a theatre, film & pop culture review
Note: My personal rankings are listed in order from best to worst, with #1 being my favorite, while predictions for the actual winners will be in orange. Those that are listed but not ranked are performances that I was not able to see.
Should be here: John Larroquette, Gore Vidal’s The Best Man
I’m being slightly unfair to first-time nominee Jeremy Shamos, mostly because it’s been over two years since I saw him in Clybourne Park (in the off-Broadway incarnation of the play). Playing Karl Linder, the jackass from A Raisin in the Sun who attempts to bribe a black family into leaving a white suburb in the 1950s, he’s visually and verbally awkward, and in the second act, when he plays one half of a white couple in 2009, he’s once again a racist asshole who doesn’t think he’s a racist asshole (can you tell how I feel about the play yet?). When I say Shamos isn’t at all in the running, it’s not to say he’s untalented — I especially enjoyed him in Second Stage Uptown’s production of Rajiv Joseph’s Animals Out of Paper — but he’s not in the running.
It’s hard to believe that End of the Rainbow — of all plays — marks Michael Cumpsty‘s first Tony nomination, but such is the case. A well-seasoned Shakespearean actor, who’s also appeared in various Broadway musicals as well as popular films, the British Cumpsty does typically solid work as Anthony, Judy Garland’s longtime pianist. Playing the devoted confidant with a depth and pathos unworthy of the mediocre material, his nomination feels a bit like Colin Firth’s for The King’s Speech — it’s wonderful he’s nominated, but for this, really? Alas, unlike Firth, Cumpsty won’t go home the winner come Awards day.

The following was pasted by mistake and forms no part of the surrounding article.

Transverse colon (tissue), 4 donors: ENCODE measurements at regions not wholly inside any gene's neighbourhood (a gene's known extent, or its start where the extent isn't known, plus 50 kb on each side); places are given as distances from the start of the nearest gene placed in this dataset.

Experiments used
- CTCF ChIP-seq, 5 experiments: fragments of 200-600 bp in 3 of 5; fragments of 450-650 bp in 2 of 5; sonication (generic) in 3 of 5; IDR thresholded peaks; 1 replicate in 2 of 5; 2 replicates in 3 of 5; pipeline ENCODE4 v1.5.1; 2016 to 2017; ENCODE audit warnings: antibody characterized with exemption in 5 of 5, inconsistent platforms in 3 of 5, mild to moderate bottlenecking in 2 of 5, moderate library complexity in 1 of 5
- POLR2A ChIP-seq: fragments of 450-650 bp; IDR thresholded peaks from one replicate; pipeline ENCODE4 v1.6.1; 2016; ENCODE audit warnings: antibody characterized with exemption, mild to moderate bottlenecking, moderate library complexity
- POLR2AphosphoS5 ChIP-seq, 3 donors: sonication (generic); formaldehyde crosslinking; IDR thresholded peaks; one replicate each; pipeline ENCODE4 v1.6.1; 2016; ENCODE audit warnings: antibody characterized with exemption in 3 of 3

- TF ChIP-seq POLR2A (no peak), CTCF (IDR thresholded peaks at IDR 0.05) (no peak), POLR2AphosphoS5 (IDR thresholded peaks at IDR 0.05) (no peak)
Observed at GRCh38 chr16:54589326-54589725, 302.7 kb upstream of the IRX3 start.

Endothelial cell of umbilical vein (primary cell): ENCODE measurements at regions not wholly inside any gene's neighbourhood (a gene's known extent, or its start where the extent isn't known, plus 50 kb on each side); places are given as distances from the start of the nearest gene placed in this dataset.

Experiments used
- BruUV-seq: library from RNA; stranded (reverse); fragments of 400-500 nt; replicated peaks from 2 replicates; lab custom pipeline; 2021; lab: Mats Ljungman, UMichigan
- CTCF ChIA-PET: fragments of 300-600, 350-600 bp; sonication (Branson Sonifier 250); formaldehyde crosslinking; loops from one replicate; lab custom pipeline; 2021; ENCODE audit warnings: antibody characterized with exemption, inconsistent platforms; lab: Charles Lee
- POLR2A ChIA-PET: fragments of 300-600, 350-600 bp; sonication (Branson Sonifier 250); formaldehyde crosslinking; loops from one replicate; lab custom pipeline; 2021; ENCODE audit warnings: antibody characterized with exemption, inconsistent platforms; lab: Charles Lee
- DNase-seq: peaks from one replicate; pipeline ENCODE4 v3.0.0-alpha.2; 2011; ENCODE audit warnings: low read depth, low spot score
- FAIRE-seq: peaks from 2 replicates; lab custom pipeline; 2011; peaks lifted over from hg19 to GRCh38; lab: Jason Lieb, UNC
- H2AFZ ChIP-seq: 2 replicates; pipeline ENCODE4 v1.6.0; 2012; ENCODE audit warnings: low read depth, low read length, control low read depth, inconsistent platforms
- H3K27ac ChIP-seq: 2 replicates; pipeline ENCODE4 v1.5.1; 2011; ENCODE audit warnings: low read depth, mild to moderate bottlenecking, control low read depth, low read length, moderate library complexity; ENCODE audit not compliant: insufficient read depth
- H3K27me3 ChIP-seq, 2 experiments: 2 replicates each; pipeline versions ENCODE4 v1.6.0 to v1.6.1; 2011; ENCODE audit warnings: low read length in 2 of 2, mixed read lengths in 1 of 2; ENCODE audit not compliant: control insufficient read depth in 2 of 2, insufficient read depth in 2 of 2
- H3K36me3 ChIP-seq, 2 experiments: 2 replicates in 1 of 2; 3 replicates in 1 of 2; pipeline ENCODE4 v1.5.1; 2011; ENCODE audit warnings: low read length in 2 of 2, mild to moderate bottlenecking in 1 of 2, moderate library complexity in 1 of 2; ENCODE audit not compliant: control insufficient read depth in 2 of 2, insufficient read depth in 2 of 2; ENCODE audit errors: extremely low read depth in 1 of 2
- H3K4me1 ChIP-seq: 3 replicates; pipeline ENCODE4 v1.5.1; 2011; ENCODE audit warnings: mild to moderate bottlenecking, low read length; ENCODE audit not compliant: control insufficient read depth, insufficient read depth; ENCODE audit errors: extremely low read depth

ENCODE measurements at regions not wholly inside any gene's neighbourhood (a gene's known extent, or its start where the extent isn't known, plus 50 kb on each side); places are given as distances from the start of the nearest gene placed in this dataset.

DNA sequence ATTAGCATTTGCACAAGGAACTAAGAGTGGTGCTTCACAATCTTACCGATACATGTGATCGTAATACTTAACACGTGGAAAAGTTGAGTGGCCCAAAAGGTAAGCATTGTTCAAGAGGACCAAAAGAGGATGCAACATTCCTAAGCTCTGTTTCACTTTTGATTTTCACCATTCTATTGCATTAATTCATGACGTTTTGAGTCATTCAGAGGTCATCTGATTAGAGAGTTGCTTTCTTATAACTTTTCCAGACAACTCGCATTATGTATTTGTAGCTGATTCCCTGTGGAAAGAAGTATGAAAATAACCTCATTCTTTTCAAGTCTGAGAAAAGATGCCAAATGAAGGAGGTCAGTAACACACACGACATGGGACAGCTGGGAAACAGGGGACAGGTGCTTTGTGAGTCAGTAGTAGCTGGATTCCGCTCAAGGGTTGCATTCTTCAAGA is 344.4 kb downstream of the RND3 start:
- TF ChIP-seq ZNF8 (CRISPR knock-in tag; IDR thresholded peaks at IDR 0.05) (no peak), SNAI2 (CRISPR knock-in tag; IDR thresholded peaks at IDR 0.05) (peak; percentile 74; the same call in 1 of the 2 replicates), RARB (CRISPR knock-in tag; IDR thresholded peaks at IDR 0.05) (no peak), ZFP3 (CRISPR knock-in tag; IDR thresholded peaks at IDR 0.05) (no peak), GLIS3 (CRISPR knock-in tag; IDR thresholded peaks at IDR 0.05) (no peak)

Making his Broadwy debut, Tom Edden, caked in white old-age makeup and sporting some wispy salt and pepper hair, plays Alfie, an octogenarian waiter who’s nearly blind, basically deaf, slurs his speech, and dodders along with zero sense of urgency or cognition. In what is by far the most side-splitting, stomach-cramp-enducing, so-funny-I-can’t-breathe scene in the One Man, Two Guvnors, Edden with only a handful of lines, and too many pratfalls to count, steals the scene with his masterful sense of slapstick comedy. Just when you think he physically can’t take anymore, he does. And then he does again. A true discovery, he’s an absolute pleasure to watch.
And then there was two. In the age-old battle of comedy versus tragedy, Christian Borle and Andrew Garfield go head-to-head. I wasn’t able to see Death of a Salesman, but from all accounts, Andrew Garfield more-than-pleasantly surprised movie-star-doubting critics. The Social Network star has never before been on Broadway, and has barely worked in theatre at all (just a handful of appearances on the English stage), but most found his Biff, the former high school quarterback and golden-boy son, to be played with eviscerating intelligence. Even those who weren’t initially sold on Garfield’s casting came around with his ferocious and devastating truth-telling confrontation with Philip Seymour Hoffman’s Willy.
As the proto-Captain Hook, Christian Borle (Smash star and Tony nominee for Legally Blonde) shamelessly sashays and swashbuckles his way through pseudo-Neverland in a performance that is utterly infectious in its over-the-top goofiness. He’s like a cross between Captain Jack Sparrow (only less drunk) and Charlie Chaplin, as he flutters across the stage and gnashes his teeth villainously. It’s a great scene-stealer of a performance, and Borle’s energy and pleasure in hamming it up — in the best possible way — is gloriously infectious. While there’s a lot of buzz for both Borle and Garfield, Borle’s surprisingly got the edge with his foppish Black Stache.